American Heritage® Dictionary of the English Language, Fourth Edition
- n. Any of numerous aquatic, chiefly marine invertebrate animals of the phylum Porifera, characteristically having a porous skeleton composed of fibrous material or siliceous or calcareous spicules and often forming irregularly shaped colonies attached to an underwater surface.
- n. The light, fibrous, flexible, absorbent skeleton of certain of these organisms, used for bathing, cleaning, and other purposes.
- n. Porous plastics, rubber, cellulose, or other material, similar in absorbency to this skeleton and used for the same purposes.
- n. Metal in a porous, brittle form, as after the removal of other metals in processing, used as a raw material in manufacturing.
- n. A gauze pad used to absorb blood and other fluids, as in surgery or the dressing of a wound.
- n. A small absorbent contraceptive pad that contains a spermicide and is placed against the cervix of the uterus before sexual intercourse.
- n. Dough that has been or is being leavened.
- n. A light cake, such as sponge cake.
- n. A sponge bath.
- n. One who habitually depends on others for one's own maintenance.
- n. Informal A glutton.
- n. Slang A drunkard.
- v. To moisten, wipe, or clean with or as if with a sponge: sponge off the table.
- v. To wipe out; erase.
- v. To absorb with or as if with a sponge: sponge up the mess.
- v. Informal To obtain free: sponge a meal.
- v. To fish for sponges.
- v. Informal To live by relying on the generosity of others: sponged off her parents.
Century Dictionary and Cyclopedia
- n. A fixed aquatic organism of a low order, various in form and texture, composed of an aggregate of amœbiform bodies disposed about a common cavity provided with one or more inhalent and exhalent orifices (ostioles and oscules), through which water pours in and out. The proper sponge-substance is traversed by a water-vascular system or set of irrigating canals, and in nearly all cases is supported and strengthened by a skeleton in the form of horny fibers, or silicious or calcareous spicules. The streaming of the water is kept up by the vibration of cilia in the water-vascular system—that is, by the lashing of flagella borne upon the individual sponge-cells. These so much resemble flagellate infusorians that some naturalists regard sponges as compound infusorians, and consequently as protozoans. Those cells which have definite form are spindle shaped, or flask-shaped, and provided with flagella, round the base of which there may be a little rim or collar, as in those infusorians known as collar-bearing monads, or Choanoflagellata. Sponges propagate by budding or gemmation, a process involving cell-fission or ordinary division of cells. They also reproduce sexually by ova and spermatozoa. Sponge-germs resulting from fission are called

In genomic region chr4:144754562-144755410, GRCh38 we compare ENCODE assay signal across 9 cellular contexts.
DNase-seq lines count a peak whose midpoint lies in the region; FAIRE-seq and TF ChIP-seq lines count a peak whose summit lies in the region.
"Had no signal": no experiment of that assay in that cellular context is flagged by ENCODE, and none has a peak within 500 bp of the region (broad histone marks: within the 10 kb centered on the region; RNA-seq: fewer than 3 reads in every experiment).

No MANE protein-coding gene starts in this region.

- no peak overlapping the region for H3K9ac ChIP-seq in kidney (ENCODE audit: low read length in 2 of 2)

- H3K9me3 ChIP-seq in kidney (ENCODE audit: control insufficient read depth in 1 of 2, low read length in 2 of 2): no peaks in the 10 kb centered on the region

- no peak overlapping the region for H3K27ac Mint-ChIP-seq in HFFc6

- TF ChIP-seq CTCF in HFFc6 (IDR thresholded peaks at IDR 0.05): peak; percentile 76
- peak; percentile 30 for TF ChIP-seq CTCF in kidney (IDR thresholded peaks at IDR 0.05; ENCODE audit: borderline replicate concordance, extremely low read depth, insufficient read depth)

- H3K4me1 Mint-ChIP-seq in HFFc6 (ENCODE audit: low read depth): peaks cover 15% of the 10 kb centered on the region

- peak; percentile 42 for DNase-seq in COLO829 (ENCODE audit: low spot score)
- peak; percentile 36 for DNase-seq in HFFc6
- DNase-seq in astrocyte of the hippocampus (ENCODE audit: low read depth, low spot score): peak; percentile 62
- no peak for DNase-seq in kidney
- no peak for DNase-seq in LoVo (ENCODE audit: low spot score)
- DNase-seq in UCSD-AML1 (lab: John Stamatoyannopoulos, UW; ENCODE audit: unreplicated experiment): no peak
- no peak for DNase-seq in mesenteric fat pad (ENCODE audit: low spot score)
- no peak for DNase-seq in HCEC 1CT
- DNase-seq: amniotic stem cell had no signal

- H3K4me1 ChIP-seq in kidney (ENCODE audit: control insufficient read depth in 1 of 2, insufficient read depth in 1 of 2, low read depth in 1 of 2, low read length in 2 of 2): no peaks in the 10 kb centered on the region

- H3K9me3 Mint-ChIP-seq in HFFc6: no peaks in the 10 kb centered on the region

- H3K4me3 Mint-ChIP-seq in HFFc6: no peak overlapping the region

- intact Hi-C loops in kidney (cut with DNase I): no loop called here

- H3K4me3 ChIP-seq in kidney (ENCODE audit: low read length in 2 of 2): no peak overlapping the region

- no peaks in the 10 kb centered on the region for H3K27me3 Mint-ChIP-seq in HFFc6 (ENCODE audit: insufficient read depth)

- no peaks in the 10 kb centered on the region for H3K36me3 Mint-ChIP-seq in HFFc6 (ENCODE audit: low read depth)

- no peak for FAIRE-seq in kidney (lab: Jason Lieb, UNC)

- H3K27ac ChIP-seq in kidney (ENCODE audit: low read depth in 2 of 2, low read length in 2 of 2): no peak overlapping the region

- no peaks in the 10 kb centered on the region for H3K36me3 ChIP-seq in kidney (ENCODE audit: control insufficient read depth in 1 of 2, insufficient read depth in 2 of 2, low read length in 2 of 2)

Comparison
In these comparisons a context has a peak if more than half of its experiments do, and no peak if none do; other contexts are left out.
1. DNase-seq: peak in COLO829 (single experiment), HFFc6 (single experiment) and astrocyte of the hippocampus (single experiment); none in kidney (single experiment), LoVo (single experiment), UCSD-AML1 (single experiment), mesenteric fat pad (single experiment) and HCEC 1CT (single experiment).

gemmules. The spermatozoa are spindle-shaped. The ova are like ordinary amœbiform cells, and are usually shed into the canals and pass out of the system to be developed; in some species they develop in the substance of the parent. The embryo forms a hollow ball with a ciliated cavity, and then acquires inhalent and exhalent pores. The living tissue proper of sponges is disposed in three layers or sets of cells, as in all higher animals. These are an ectoderm, cuticle, or out-layer; an endoderm, innermost layer, or in-layer; and a mesoderm, middle layer, or mid-layer, which may be quite thick. It is from the mid-layer that the reproductive elements, and all the many forms of skeletal elements, are derived. Special sense-organs have been described in some sponges. (See cut under synocil.) Sponges as a class or phylum of animals have many technical names—as Acnidophora, because they have no cnidæ or stinging-organs (compare Cnidaria); Amorphozoa, from their shapelessness, or rather their many shapes; Parazoa, from their position with respect to both Protozoa and Metazoa; Porifera, Poriferata, Porozoa, and Polystomata, from their many pores or openings (see cut under Porifera); Spongiæ, Spongiaria, Spongida, Spongiozoa, etc. They are divided into various primary groups, the most tangible of which are two—the chalk-sponges, or Calcispongiæ, and the fibrous and flinty sponges, or Silicispongiæ. But the leading authorities differ irreconcilably in the arrangement and nomenclature of the many orders, families, and genera they respectively adopt; and the opinion has been expressed that the sponges are not susceptible of satisfactory treatment by the ordinary methods of zoölogical classification. See also cuts under ciliate, Spongilla, monadiform, Euplectella, and Hyalonemidæ.